Home > Literature, Reviews > Review of The Star Fraction by Ken MacLeod

Review of The Star Fraction by Ken MacLeod

The Star FractionOne of the quotes on the cover of this book is praise from Iain (M) Banks, one of my favourite authors, so, although I don’t go in for science fiction novels so much, I thought this might be pretty decent. It had its good points, but overall it didn’t do too much for me.

Set maybe two or three generations in the future, the novel is all about a fractured society. The big picture is a jigsaw puzzle with various pieces missing, so it can be quite confusing, but it’s possible to put together some idea of how this fractured society has been shaped. Germany, once again, tried to conquer Europe; Britain is therefore ruled, mostly, by the ‘Hanoverian’ regime, but northern Britain is still under the control of the previous, and now rebel, Rebublican government. America has co-opted the UN and the two are generally referred to as the ‘US/UN’ (much like unionists in Northern Ireland used to say ‘Sinn Fein/IRA’). Even within the Hanoverian-controlled areas of England there are a multitude of political fiefdoms – greens, Christians and so on. Hanging above all like Damocles’s sword is Space Defence (which may be independent, or may be under US/UN control, I’m still not entirely clear) which can rain down nukes on anyone it doesn’t like.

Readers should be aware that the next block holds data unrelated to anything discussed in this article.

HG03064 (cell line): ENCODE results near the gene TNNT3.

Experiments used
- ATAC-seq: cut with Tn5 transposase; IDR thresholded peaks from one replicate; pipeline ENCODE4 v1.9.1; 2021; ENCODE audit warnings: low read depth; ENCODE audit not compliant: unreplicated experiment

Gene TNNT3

All of these forces – and more – come into play in The Star Fraction – which gives you an idea of how complex a picture is painted in the story. It’s overly complex, really. Ken MacLeod may have a solid idea of the world he’s created, but bringing it to life in an intelligible way is another thing entirely. The ambition of it is admirable, as is the absence of spoonfed infodump, but it feels like there’s simply too much subject matter here – which I think is a typical first novel problem.

At least the number of characters is manageable: there are four protagonists – a cynical mercenary, a scientist, a computer specialist (and escapee from a fundamentalist Christian enclave), and another mercenary. By gender, they’re, respectively, male, female, male, female – and they form relationships in that order, too, which is maybe a little too pat (although one relationship doesn’t end exactly happily).

Apart from the complexity of the background, the plot and characters move along perfectly functionally, but the whole thing never really excited me much. Another problem is that it’s, to quite a large degree, exactly the same story as William Gibson’s seminal Neuromancer, which is a) the original and the best, and b) much better written.

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